In the second week of COP26, all eyes are on governments and world leaders, and their pledged commitments to slow the disastrous effects of a warming planet.
The environmental impact is now just one part of the picture. We're also witnessing the rise of climate migrants and refugees: people from across the globe displaced from their homes and cities as a result of extreme weather, food shortage, and drought.
It's easily argued that the major corporations of the world have been slow to adopt the change necessary to mitigate climate-related disasters. Recently, however, pressure from governments, investors, and other stakeholders, including a more conscious employee/customer base, has led Fortune 500 companies to commit to targets.
But is it enough? And what do the targets actually mean? As with anything, the devil is in the details.
To clear up the confusion on climate initiatives, start by asking the right questions. Most people, leaders included, are unclear on the specifics that underlie meaningful change on climate action.
What does it mean to be "net zero"? What is considered "sustainable"? What are E.S.G.s in the finance and investing space? As urgency around the climate crisis builds, business leaders recognize the importance of coming on board. But without understanding the real meaning of these climate-based concepts, a lack of alignment will lead to failed change efforts.
Consider one particularly scary consequence of this. Bad actors and corporate defectors who, acting out of so-called competitive advantage, will exploit the collective confusion of the group, and therefore get away with continuing to promote their empty initiatives. This bare-minimum compliance may have all the right language, but will end up achieving very little in the grand scheme of things.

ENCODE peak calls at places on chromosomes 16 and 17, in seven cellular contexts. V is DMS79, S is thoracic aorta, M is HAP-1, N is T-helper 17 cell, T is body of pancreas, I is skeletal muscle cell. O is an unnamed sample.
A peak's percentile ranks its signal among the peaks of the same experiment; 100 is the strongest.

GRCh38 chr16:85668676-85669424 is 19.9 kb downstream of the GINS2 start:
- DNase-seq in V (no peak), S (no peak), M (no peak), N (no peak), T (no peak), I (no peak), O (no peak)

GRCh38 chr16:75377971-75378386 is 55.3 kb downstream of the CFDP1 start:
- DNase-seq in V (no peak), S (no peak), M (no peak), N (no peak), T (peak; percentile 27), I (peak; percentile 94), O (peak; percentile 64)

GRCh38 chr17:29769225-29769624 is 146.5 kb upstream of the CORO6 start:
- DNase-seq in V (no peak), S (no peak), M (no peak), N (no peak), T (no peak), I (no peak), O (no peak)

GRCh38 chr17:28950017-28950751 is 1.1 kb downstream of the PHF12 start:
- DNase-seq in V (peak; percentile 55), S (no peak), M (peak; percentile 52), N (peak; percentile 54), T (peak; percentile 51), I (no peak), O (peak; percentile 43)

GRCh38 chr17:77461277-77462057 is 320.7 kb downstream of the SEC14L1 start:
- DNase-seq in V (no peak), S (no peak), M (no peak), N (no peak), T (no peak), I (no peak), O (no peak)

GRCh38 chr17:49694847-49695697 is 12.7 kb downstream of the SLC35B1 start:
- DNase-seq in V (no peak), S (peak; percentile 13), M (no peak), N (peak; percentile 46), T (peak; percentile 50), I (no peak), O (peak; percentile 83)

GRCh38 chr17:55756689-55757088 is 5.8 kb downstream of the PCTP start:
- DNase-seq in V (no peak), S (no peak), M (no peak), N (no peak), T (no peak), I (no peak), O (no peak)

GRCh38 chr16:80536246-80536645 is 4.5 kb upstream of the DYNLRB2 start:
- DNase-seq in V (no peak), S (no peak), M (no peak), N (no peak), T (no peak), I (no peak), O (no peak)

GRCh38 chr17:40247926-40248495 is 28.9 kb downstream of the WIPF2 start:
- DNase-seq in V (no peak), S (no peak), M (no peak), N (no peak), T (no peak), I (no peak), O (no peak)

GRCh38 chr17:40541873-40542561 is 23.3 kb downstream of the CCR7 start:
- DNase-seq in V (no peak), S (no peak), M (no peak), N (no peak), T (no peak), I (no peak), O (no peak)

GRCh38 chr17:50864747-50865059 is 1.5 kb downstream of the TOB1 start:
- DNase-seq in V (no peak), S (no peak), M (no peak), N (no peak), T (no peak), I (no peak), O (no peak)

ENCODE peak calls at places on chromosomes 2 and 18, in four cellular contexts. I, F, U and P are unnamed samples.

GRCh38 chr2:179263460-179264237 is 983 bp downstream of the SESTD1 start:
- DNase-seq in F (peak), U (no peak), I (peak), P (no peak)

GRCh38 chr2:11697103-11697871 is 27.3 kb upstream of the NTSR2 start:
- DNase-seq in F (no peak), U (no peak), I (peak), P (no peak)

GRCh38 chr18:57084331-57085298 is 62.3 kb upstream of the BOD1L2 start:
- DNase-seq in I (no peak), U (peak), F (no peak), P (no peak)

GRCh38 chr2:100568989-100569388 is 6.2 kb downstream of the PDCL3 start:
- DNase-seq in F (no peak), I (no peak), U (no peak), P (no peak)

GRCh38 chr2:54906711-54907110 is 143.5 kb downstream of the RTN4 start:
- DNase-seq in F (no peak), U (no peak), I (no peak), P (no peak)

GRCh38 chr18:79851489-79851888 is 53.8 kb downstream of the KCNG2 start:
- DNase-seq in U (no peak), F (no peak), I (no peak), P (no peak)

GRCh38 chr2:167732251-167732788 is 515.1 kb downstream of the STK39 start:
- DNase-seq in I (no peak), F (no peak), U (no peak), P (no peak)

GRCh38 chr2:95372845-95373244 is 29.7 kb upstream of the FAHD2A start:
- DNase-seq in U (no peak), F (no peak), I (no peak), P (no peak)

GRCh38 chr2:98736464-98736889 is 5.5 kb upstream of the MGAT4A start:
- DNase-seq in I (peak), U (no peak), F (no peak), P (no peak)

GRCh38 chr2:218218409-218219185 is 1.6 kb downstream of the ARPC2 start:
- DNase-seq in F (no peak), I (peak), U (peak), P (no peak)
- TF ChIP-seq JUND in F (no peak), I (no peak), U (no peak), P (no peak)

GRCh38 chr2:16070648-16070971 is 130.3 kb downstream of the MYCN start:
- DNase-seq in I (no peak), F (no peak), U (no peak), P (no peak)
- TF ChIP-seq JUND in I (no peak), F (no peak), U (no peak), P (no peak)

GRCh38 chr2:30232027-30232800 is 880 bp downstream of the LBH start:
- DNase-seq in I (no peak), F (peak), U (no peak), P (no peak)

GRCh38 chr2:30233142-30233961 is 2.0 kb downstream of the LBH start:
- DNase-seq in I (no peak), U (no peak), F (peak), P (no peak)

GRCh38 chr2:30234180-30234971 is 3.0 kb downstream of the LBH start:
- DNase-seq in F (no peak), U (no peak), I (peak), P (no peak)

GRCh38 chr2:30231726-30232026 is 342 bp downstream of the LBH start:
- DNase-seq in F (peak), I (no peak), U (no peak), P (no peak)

Leaders need to ask themselves the questions that often don't get asked in order to drive change. It begins with the basics:
Have you thought about what's motivating you to change?
Why are businesses and leaders wanting to come on board?
First, there's the altruism argument. Powerful corporations in major industries have a moral and ethical duty to lead the climate change, especially given that in the last 30 years, a mere 25 companies were known to be responsible for more than half of all greenhouse gas emissions.
Second, it's good business strategy. Today's leaders can't afford to sit idly by and not think about these issues. Doing good (environmentally, socially) and doing well (financially) are intertwined. In short, the most sustainable companies are the most profitable.
Have you understood and communicated the full scope of the problem?
Exxon, Walt Disney Company, Walmart, and many others are claiming they will be "carbon neutral" by 2040. But corporate America's attempt to tackle the climate crisis needs to go beyond the marketing taglines and investor pitches. To pledge commitments and hit targets, the full impact of the business on carbon emissions needs to be considered.
The goals of being carbon neutral, for example, often fail to consider the single biggest source of emissions: supply chains. Some reports show that as much as 95 percent of companies' overall contributions to greenhouse gases come from waste and logistics in the supply chain.
Have you collaborated with the right partners?
Within procurement management, it's becoming good practice for buyers to be more selective in terms of which vendors they do business with. Independent assessments and certifications are becoming the norm. This ensures that a level of standardization can be set in the market.
Independent players are helping to set such standards. The Science Based Targets initiative is a nonprofit that assesses and approves company targets. It just announced the award of $37M from Bezos Earth Fund and IKEA Foundation to help scale growth and to keep pace with the number of companies wanting to submit their emission reports in the spirit of full transparency.
Have you thought about (rewriting) your business model?
In his book The Business of Less, Professor Roland Geyer debunks the "win/win" myth of corporate sustainability. Maximizing profits in the existing business model while protecting the environment at the same time is a bit of a pipe dream, says Geyer.
But it's not hopeless, he notes--so long as leaders are willing to consider a different approach to business growth.
Take, for instance, the auto industry. The switch to EVs is a poignant example of how sustainability-related innovation can happen. But doing so requires a level of openness to doing things differently.